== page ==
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Third Place – Sport & Community

24.2.2020

What Is The Third Place At The Intersection Of Sport And Community?
In traditional sport, we have marked edges, lines, and boundaries.  These can be circular as well as straight or hard and can offer direction as well as containment.  In design, we take edges and boundaries to present pathways, ideas, and vision ideals for people. For us, it is the meeting of people and the gentle collisions that can occur that interest us most.  The blurring of these traditional edges allows an opportunity to weave a much wider community, whether that is for various sports groups or the non-sporting community who are touched by adjacent activities and sites.

Whether we are designing local community facilities or large-scale stadia, we see the integration of the Third Place concept as opportunities in our design work. From nationally driven infrastructure based on legacy and the ‘mega-event’, regional/state facilities driven by identity and public sharing on a commercial basis; to local community-based facilities and our personal and intimate homes, founded on domestic understanding.  The narrative is that if we can implement those qualities with which we mostly understand in our own homes, into our larger-scale facilities, we will have a better chance of creating a Third Place in our sports infrastructure

The Design Narrative – Who Cares About It Anyway?  Is It Important?
106 Architects cares because we see sport and community projects as unique projects.  In the sense that they are not just a civic hall, a commercial office space, retail, indoor/outdoor, a pub or café, or education space.  They are all those things, but not just slight manifestations of each.  There is not one typology that fits the description.  They – sport, community and leisure facilities designed for local communities – are in their own category of design, primarily due to the complex arrangement of the users, inhabitants, the function, purpose, and relationship to their sites and community.  As such, we should all care, and it is important.

Where Can We Go From Here?
Through our work, we have learned that there is another basis at play in our sports facilities that informs the Third Pace.  It is an extension of the in-between place whereby our facilities must serve and be regarded as ‘fit for purpose’.  That is, the ability to balance as a place between two distinct groups – the high-performance elite and grassroots community levels.  We are constantly challenged for the social and financial balance between these two modes as they look to co-exist in our sports facilities.  We are constantly challenged to consider the tension that is between these two groups of users.  This tension is created when addressing access rights, functionality on design, specification requirements, hours of operation, rental return, pay-for-use, and of course, the priority of during day-activities and event mode.  Each brief and facility are different.  However, the way in which we design for history, tradition, site, culture, and the partnering of high-performance and grassroots goes a long way to releasing much of this tension.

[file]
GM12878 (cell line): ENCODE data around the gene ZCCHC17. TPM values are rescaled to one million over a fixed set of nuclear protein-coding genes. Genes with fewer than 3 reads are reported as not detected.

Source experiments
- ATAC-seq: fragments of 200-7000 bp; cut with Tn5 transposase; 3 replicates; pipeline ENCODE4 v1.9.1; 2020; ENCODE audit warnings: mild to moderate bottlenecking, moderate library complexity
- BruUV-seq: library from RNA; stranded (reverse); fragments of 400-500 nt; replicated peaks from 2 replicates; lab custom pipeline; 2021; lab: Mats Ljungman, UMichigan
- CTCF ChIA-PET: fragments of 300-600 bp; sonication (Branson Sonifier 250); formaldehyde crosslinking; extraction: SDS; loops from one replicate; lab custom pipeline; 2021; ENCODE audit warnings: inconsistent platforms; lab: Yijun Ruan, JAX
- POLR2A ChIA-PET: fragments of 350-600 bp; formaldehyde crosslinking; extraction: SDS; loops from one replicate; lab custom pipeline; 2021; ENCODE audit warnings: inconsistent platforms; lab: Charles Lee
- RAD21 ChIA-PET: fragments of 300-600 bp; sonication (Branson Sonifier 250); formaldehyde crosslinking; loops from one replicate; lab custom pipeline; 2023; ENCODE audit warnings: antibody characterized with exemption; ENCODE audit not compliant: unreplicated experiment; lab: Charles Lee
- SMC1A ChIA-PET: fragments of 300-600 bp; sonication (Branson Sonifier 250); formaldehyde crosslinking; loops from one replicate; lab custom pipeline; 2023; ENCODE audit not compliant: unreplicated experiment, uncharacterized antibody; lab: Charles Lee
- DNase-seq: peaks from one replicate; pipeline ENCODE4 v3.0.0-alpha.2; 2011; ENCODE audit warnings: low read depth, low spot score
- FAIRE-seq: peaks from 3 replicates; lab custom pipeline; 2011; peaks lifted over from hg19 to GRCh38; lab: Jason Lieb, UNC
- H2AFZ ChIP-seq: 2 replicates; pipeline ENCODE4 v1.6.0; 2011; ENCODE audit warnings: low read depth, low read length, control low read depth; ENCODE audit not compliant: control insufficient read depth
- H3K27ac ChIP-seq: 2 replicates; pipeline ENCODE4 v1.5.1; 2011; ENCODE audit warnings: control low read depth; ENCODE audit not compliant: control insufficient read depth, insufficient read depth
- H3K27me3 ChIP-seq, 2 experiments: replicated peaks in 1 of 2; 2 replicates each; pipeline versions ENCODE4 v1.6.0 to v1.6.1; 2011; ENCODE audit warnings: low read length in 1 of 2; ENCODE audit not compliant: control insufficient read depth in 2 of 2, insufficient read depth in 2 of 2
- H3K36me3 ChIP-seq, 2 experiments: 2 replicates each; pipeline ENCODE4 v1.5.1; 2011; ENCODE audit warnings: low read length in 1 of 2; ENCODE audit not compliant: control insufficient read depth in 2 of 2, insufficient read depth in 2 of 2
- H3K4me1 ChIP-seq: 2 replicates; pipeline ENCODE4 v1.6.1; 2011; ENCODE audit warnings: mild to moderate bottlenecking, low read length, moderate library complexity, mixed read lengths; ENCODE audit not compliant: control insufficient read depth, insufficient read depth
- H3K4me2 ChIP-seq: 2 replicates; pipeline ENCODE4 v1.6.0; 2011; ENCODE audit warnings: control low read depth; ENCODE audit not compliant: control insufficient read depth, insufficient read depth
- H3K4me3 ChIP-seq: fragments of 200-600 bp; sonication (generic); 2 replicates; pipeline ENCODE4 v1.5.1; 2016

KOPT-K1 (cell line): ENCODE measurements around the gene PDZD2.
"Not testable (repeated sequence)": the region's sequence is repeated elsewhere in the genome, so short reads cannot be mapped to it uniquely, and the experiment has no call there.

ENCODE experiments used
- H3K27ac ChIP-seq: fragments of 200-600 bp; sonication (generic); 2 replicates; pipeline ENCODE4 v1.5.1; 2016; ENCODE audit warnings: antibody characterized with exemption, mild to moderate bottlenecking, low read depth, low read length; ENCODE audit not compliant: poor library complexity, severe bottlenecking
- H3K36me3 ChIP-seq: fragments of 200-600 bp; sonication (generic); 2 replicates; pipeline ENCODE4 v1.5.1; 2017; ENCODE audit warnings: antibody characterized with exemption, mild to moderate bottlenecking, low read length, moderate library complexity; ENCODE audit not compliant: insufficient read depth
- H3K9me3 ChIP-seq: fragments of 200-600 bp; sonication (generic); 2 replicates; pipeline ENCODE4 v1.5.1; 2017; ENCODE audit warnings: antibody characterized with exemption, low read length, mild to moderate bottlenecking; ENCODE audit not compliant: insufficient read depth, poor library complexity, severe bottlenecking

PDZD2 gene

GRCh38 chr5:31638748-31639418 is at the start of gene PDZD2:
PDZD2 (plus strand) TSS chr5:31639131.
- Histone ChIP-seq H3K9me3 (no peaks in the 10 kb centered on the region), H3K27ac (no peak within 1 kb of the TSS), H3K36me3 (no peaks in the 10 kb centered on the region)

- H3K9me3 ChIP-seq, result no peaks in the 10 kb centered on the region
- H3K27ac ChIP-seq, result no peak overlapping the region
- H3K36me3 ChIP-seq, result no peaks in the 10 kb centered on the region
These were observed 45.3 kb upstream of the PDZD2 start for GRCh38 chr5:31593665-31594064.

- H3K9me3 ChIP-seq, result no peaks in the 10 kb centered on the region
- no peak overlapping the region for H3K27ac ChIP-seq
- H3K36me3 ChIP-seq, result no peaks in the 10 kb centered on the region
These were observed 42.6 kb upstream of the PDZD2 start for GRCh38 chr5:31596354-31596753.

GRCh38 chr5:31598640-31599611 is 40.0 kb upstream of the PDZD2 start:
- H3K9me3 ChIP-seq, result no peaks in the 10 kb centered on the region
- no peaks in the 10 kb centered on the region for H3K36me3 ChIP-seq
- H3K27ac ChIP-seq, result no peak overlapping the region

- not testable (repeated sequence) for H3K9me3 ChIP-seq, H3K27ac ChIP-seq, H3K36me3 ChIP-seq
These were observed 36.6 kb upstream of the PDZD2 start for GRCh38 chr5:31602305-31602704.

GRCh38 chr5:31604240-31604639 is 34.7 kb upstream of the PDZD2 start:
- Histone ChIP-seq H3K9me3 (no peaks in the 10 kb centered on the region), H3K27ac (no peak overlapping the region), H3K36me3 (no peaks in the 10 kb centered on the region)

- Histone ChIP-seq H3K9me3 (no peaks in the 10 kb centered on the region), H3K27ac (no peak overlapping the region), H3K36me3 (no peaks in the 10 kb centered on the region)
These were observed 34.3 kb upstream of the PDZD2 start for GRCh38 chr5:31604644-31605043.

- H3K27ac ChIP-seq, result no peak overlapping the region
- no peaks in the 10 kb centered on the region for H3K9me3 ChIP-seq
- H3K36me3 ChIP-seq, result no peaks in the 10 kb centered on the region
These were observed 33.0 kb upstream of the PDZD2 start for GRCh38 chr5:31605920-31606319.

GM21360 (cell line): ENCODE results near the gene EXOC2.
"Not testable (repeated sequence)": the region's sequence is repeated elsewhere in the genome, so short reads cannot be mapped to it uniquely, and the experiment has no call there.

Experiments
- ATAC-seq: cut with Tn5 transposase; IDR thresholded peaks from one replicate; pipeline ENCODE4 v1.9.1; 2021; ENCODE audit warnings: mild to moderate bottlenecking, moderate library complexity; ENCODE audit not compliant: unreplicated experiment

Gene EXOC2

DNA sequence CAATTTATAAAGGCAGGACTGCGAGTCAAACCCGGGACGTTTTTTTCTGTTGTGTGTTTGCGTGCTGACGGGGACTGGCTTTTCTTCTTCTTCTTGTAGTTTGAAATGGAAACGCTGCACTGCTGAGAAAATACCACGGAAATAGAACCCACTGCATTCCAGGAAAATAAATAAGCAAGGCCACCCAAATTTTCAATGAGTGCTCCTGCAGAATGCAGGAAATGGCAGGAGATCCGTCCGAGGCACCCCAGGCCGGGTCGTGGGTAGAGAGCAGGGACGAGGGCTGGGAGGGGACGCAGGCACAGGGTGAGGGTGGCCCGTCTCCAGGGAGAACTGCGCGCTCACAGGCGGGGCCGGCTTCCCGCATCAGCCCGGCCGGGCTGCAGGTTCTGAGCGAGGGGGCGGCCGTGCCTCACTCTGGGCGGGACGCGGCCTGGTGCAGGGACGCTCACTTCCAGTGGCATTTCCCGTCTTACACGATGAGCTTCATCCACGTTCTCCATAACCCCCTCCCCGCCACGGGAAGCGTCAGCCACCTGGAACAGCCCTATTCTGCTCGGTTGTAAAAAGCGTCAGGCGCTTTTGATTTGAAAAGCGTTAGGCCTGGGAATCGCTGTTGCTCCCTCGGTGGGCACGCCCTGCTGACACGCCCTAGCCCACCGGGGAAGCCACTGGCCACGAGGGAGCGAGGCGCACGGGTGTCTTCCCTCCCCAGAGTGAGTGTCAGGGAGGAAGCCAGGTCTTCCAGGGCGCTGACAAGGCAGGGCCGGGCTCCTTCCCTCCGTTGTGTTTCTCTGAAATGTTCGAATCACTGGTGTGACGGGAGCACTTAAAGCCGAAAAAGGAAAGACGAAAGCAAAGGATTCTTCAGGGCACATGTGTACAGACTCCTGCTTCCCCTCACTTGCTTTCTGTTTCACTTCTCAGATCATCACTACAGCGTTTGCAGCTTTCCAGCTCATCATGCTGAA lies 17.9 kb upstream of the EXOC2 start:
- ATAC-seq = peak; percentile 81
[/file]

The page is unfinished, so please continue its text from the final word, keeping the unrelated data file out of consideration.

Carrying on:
“How do we scale for it, and how do we design for it” are the two biggest questions that 106 Architects seeks to answer.

For us, to design successful sports and community facilities, we look for fit-for-purpose outcomes that can occur for both day-to-day and event mode operations. Why? Because this will ensure an embedment of the Third Place into the economic and social plan – leveraging social capital for financial viability. This is about transition and interchange.  The more interchange, the more we heave between modes, the more often we can achieve, and the more sustainable the facility will be.

Discover The 106 Architects Approach To Your Community Or Sporting Facility
We’d love the opportunity to introduce you to our Third Space thinking and show you how through collaboration, we can engage your passionate community to craft a unique facility that has its own successful unique identity and function.  A place that leaves its users free to explore the opportunity to make it a place of their own, shaped by their personal memories and most importantly, a place where users can enjoy the emotionally charged in-between places, not just the endpoint.

Join us at NGV Melbourne Design Week 2020 where 106 Architects and friends will discuss the future transformation of community spaces with Third Place thinking. Tickets are FREE via Eventbrite.

Date: 19 March 2020
Time: 3.30pm
Location: The Spotted Mallard, 314 Sydney Road, Brunswick VIC Australia

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